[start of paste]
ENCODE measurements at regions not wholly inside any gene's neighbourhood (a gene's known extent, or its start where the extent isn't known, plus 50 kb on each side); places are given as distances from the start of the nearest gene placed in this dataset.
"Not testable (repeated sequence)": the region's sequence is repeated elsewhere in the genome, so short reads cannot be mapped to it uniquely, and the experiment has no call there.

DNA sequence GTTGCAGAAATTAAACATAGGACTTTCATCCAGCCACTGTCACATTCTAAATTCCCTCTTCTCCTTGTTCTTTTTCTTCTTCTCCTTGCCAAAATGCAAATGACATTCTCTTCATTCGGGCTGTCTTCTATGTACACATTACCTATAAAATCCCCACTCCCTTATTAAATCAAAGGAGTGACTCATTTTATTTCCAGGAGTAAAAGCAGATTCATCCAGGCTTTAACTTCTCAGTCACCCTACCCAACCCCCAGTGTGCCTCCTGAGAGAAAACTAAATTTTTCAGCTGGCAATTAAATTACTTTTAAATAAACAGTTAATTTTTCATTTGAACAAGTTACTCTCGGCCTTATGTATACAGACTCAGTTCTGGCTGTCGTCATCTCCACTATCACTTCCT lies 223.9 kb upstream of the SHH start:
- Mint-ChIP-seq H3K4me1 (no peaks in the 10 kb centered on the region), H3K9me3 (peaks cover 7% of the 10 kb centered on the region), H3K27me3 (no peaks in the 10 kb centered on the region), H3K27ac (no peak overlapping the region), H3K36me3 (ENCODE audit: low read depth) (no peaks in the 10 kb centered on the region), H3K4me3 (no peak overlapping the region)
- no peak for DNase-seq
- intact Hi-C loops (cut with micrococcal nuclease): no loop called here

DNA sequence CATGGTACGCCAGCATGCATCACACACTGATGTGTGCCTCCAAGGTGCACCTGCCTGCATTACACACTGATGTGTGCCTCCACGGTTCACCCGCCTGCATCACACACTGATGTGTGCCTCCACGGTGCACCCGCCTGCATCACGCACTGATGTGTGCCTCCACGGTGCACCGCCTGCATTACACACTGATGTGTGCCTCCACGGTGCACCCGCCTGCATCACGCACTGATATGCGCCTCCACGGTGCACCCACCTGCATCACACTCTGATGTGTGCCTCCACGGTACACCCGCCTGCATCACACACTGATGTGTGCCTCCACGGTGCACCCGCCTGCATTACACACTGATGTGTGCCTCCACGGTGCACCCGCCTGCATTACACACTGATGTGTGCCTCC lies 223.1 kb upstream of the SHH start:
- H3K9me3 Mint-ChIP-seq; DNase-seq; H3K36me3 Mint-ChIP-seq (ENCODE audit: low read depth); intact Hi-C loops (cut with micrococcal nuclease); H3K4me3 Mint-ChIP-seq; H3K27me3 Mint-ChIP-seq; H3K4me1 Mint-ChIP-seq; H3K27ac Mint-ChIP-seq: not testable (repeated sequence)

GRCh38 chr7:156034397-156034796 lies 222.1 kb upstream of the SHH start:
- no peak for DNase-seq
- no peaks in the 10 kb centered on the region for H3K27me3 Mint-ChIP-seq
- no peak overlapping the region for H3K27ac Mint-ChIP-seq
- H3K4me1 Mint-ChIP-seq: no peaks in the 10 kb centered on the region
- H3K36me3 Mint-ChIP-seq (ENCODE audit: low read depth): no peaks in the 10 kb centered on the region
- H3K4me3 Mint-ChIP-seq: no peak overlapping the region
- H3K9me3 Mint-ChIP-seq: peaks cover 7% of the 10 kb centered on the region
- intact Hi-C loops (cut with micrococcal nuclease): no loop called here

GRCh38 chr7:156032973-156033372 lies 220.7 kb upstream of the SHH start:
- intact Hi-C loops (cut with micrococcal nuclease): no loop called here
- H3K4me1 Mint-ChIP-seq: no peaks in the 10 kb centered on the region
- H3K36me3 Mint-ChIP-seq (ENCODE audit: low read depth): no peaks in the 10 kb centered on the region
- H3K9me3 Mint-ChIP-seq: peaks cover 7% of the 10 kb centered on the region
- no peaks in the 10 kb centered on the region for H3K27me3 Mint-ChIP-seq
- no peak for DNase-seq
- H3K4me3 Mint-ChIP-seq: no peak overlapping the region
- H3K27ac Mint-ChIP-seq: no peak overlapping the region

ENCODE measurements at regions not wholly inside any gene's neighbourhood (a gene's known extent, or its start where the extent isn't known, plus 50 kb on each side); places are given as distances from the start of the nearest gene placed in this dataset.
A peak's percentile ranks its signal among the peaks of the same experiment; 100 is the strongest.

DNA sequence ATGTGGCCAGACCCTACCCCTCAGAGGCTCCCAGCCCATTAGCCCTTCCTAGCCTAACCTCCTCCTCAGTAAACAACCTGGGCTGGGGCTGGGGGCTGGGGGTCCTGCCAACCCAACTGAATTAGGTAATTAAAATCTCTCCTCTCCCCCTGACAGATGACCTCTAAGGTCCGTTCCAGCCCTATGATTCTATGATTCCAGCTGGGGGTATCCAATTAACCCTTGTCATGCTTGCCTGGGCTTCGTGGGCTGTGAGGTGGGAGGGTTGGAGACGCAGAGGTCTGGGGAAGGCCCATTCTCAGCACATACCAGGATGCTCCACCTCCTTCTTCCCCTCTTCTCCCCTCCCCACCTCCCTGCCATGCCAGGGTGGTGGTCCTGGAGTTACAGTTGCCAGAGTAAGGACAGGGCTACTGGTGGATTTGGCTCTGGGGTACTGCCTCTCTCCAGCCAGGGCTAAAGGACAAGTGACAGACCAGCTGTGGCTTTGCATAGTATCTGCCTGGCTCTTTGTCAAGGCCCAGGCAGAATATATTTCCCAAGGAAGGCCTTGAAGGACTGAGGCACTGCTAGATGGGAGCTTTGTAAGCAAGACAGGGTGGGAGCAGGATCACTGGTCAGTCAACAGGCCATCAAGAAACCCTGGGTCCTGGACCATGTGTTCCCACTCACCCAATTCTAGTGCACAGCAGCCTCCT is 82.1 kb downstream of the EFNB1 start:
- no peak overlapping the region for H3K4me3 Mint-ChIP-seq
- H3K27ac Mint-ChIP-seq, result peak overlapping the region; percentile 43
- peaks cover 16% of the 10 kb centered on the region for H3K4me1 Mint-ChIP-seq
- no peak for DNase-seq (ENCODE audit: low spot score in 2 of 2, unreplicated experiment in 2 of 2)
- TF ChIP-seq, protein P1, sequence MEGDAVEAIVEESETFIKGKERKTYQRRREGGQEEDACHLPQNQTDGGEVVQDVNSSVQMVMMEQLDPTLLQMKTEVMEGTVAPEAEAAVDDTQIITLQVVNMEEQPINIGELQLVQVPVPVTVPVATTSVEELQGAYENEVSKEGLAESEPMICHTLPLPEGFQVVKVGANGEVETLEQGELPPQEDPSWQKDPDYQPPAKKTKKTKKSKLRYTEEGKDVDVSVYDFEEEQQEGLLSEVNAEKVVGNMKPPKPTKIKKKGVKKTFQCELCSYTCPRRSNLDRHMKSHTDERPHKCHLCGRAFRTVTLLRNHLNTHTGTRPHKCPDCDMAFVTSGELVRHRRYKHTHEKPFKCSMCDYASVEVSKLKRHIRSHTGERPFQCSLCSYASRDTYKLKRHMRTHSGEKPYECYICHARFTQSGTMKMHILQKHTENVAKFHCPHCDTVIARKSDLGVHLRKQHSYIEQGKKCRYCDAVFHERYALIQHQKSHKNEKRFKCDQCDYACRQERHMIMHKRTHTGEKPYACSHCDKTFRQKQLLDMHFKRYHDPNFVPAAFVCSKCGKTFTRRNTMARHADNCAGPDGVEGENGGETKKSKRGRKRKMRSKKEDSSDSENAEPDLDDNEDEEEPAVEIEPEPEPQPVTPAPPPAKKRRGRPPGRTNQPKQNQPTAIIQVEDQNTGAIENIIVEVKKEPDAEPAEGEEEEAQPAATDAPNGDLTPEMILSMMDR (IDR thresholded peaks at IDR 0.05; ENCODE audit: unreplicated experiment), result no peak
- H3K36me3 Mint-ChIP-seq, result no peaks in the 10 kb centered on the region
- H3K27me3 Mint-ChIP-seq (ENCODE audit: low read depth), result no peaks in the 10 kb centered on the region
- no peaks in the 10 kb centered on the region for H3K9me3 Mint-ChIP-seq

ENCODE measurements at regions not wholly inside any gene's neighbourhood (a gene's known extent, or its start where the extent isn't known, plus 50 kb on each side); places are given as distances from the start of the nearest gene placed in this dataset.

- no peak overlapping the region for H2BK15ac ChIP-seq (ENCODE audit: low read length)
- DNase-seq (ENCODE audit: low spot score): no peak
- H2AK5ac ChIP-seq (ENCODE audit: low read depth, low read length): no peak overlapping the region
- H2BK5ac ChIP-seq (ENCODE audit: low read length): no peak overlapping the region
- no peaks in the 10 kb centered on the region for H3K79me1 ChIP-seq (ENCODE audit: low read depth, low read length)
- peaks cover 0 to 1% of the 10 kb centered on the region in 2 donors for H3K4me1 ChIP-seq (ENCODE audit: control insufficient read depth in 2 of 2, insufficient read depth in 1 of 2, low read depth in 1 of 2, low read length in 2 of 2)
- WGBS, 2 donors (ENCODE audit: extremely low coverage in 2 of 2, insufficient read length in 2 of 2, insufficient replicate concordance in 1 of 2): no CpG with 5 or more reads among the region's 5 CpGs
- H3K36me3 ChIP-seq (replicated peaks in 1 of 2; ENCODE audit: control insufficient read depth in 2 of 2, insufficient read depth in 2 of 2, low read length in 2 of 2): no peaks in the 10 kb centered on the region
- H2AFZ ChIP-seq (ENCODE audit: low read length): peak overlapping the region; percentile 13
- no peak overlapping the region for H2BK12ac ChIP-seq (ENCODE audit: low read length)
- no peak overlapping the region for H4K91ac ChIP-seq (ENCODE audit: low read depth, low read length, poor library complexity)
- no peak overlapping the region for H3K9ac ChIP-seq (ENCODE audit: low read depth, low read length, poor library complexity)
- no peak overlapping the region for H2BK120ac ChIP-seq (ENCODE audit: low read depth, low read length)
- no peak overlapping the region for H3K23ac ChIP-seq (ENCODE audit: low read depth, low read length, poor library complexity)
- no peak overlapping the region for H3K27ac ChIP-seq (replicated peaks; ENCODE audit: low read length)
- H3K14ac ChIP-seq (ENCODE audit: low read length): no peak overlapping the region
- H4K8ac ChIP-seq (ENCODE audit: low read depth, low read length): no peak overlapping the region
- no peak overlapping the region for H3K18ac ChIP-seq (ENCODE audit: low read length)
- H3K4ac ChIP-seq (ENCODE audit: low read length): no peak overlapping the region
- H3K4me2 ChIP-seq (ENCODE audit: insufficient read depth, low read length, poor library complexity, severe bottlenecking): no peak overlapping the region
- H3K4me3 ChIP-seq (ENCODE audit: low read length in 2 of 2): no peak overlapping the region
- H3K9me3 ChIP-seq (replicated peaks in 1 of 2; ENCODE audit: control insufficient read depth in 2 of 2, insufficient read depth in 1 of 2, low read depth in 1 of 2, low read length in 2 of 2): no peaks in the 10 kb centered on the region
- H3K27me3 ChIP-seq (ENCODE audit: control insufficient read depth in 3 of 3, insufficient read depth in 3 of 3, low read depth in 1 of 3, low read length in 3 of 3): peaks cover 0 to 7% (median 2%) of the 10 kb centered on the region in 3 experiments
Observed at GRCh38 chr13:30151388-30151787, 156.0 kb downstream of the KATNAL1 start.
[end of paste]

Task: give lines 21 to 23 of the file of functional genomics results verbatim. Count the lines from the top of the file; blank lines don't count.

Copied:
- H3K36me3 Mint-ChIP-seq (ENCODE audit: low read depth): no peaks in the 10 kb centered on the region
- H3K9me3 Mint-ChIP-seq: peaks cover 7% of the 10 kb centered on the region
- no peaks in the 10 kb centered on the region for H3K27me3 Mint-ChIP-seq